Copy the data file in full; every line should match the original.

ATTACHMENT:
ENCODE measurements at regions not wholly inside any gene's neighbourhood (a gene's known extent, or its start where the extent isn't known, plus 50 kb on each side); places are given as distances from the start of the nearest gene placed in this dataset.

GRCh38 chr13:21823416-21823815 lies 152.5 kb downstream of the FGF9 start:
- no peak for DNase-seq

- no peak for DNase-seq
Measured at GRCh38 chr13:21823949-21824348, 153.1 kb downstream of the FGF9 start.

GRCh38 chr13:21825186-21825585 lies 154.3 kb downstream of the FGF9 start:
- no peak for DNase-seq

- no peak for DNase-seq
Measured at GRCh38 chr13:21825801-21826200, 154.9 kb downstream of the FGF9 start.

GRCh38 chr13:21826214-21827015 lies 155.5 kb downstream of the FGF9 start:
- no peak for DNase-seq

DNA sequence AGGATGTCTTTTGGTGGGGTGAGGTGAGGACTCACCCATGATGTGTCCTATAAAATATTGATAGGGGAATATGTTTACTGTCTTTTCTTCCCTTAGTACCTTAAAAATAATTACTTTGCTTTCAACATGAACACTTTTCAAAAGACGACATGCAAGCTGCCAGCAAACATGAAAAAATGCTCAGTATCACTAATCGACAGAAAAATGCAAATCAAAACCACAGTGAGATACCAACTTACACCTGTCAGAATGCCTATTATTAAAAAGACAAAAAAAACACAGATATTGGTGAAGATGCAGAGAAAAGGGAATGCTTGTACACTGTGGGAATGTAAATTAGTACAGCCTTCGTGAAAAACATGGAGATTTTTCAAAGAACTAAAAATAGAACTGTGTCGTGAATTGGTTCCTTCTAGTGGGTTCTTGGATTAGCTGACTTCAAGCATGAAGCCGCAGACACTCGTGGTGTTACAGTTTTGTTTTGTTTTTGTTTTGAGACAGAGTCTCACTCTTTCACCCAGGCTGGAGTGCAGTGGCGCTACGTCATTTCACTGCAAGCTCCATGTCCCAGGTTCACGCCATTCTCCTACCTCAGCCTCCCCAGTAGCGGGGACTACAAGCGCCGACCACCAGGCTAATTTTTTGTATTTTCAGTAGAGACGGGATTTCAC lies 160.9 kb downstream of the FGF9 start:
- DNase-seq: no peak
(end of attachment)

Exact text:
ENCODE measurements at regions not wholly inside any gene's neighbourhood (a gene's known extent, or its start where the extent isn't known, plus 50 kb on each side); places are given as distances from the start of the nearest gene placed in this dataset.

GRCh38 chr13:21823416-21823815 lies 152.5 kb downstream of the FGF9 start:
- no peak for DNase-seq

- no peak for DNase-seq
Measured at GRCh38 chr13:21823949-21824348, 153.1 kb downstream of the FGF9 start.

GRCh38 chr13:21825186-21825585 lies 154.3 kb downstream of the FGF9 start:
- no peak for DNase-seq

- no peak for DNase-seq
Measured at GRCh38 chr13:21825801-21826200, 154.9 kb downstream of the FGF9 start.

GRCh38 chr13:21826214-21827015 lies 155.5 kb downstream of the FGF9 start:
- no peak for DNase-seq

DNA sequence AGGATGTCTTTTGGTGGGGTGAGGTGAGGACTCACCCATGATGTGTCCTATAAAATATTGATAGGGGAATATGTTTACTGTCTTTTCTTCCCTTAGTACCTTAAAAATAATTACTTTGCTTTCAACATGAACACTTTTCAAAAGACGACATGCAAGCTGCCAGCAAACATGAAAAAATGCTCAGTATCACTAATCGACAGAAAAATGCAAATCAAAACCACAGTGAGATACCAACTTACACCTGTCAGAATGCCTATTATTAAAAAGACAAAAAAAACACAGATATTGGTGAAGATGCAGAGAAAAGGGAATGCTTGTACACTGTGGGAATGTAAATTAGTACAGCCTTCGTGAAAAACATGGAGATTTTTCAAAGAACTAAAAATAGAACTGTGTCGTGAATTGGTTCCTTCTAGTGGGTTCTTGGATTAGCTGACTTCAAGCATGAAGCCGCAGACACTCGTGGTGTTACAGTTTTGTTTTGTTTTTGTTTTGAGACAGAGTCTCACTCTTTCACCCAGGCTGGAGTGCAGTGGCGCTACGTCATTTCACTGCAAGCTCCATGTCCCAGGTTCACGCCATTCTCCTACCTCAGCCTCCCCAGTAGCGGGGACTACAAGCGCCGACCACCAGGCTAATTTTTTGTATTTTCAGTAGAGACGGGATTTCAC lies 160.9 kb downstream of the FGF9 start:
- DNase-seq: no peak